Thirteen years ago a young Scottish schoolboy lost his first game of bowls by 47 shots to one.

To send a link to this page to a friend, you must be logged in.

It might have put him off the sport for life. But yesterday Stewart Anderson could afford to smile at the memory as he was crowned indoor champion of the world at Potters Leisure resort after beating one of the legends of the game in what many experts were quick to hail as the greatest final in the history of the competition.

BBC commentator David Corkhill and World Bowls Tour chief Richard Maddison were among those who, having seen most of the contenders in the 34 years since David Bryant won the very first world indoor singles title in 1979, had no hesitation in declaring Anderson’s 10-10 10-9 victory over four times former champion Paul Foster as the best, both in terms of quality and drama.

The result denied Foster a unique sweep of singles, pairs and mixed pairs titles and also stopped the 39-year-old from Troon matching another great Scot, his friend and pairs partner Alex Marshall, by taking the singles crown for the fifth time.

And it also ensured that 2013 will be remembered as a year when the future of the sport was transferred into younger hands as 27-year-old Anderson’s success followed that of Norfolk 23-year-old Rebecca Field in the ladies singles. Their ages combined come to less, by seven years, than that of last year’s champion Andy Thomson.

Anderson is ironically the youngest winner of the open singles since Foster, a close friend who lives only 15 miles away in Ayrshire, won his first title at the age of 24 in 1999.

The youngest, at 22, was Hugh Duff, who just happened to be a member of Anderson’s club, back in 1988.

Yet it was another neighbour, a certain David Gourlay, the 1996 world champion, who was Anderson’s inspiration – having told his father Billy many years ago that he thought young Stewart could go on to emulate Duff, and taking a close interest in his progress ever since.

Anderson would prove the validity of Gourlay’s extravagent assessment, by beating him in an epic semi-final, the decisive bowl in the 5-5 9-4 classic being voted, by Corkhill, as the BBC’s shot of the tournament.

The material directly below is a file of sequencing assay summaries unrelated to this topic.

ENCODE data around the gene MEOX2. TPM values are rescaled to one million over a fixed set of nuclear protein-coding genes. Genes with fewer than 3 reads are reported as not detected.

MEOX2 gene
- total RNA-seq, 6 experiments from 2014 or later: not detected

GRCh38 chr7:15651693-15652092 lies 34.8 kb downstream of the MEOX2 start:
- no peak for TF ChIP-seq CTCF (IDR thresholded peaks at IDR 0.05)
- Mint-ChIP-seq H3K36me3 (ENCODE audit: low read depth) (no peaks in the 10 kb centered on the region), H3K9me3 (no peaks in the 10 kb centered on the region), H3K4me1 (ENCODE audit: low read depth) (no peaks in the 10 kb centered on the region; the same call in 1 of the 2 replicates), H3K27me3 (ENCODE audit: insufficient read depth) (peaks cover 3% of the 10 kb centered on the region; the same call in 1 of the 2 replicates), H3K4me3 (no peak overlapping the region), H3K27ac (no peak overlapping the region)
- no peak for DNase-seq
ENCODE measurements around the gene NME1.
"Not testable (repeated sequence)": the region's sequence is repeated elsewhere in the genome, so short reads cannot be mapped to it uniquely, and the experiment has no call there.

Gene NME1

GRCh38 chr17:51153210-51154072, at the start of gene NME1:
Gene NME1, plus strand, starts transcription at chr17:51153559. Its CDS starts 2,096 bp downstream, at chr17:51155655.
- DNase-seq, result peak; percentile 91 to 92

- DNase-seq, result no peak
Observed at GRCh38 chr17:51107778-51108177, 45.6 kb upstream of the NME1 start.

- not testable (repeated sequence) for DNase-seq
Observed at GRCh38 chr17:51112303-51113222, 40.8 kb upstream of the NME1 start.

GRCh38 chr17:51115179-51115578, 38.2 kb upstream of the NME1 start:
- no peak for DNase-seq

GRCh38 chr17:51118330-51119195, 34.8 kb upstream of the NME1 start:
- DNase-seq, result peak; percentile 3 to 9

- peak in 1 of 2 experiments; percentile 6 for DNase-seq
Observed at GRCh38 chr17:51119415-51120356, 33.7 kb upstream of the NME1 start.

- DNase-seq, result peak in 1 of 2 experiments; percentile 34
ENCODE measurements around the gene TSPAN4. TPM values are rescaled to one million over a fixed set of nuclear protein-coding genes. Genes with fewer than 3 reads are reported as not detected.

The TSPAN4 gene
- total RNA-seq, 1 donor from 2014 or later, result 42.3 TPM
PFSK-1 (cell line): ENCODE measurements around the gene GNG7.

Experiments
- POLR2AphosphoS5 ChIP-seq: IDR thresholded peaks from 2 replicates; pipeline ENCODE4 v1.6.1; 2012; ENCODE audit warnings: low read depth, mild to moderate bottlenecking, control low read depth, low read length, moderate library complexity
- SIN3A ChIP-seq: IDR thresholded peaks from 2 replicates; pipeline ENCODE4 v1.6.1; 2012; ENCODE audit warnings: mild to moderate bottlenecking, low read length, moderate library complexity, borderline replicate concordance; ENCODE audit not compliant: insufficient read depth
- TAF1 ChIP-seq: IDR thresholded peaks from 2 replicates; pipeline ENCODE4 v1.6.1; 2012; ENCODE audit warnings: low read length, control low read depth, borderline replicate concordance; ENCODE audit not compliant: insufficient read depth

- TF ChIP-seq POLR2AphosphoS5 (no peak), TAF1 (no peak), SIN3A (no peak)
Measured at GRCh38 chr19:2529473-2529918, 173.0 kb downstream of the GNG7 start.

The other of Saturday’s all Scottish semi-finals was equally monumental, with Foster needing his first tie-break of the competition to beat Colin Walker 7-5 4-8 2-0.

It appeared that the final, so often an anti-climax, would struggle to top either of those. But it did.

From the opening end, when Foster, two down as he delivered his last bowl, ran the jack onto his own back wood for two, the quality was unrelenting and extraordinary.

Anderson was unfazed, drawing meticulously to take the next two ends for a 3-2 lead. But if there was any doubt that he’d need to play the game of his life to beat Foster for the first time it came when the older man, despite the relentless accuracy of his younger opponent, fought back with guile to lead 6-4 after seven ends.

Anderson’s response was spectacular as he ruthlessly exploited a lapse by Foster on the next end to turn the set round with a full house of four. And in a thrilling ninth end, with both men having a wood, according to the official, two inches from the jack, Foster played with weight to dispense with the need to measure – and succeeded only in taking out his to give Anderson a two for a 10-6 lead.

That’s when Foster showed what a great champion he is by rescuing a half with four shots from the last two ends. And after Anderson, unflustered by the apparent missed chance, raced to a 6-1 lead in the opening four ends of the second set, Foster replied with a four of his own with a stunning last wood running shot.

Again Anderson took a grip, winning the next three ends to open a 9-5 advantage with four to play. And again Foster cut short any thoughts of him running away with it with a single, a two and another single from three intense ends – given all the more frisson by the new 30-second shotclock – to incredibly level the scores with one end to go.

Anyone of the opinion that bowls lacks in excitement might have changed their views if they had been there to feel the rising tension and heard the rise in decibels in the International Arena which marked the start of that final end.

There could be be no tie-break in this final. This was as sudden-death as it comes. Anderson’s response was to put his first wood, like so many others, two inches from the jack. Foster, close as he came, couldn’t beat it – and when his final attempt fell short Anderson covered his face to hide his tears of joy before rushing to embrace his equally emotional father Billy, who proudly confirmed there are two younger sons coming through, both of whom might be challenging their world beating brother in years ahead.

In the meantime Scottish bowling appears to have the future world dominance, as established by Duff, Gourlay, Marshall and Foster well assured.

Yet warehouseman Anderson, having pocketed a £45,000 winner’s cheque, isn’t looking to matching the multi-title feats of his friends and mentors, saying: “I’ll settle for this one for now. I still can’t believe I’m the world indoor singles champion.

“I’ve never beaten Paul before and I knew I would have to put him under pressure to beat someone of his class. But it’s unbelieveable really.”

Foster, who also stepped off the rink to give Billy Anderson a congratulatory hug, said: “The match was always there to be won and I paid the price for going to sleep a couple of times. But this was Stewart’s day. He’s been brilliant all year and I’ve no doubt he’ll win many more.”

As for that eye-watering first bowls experience, it clearly didn’t leave much of a scar: “I think I just looked for another partner,” he said.

0 comments

ADVERTISEMENT

ADVERTISEMENT

loading...

ADVERTISEMENT

ADVERTISEMENT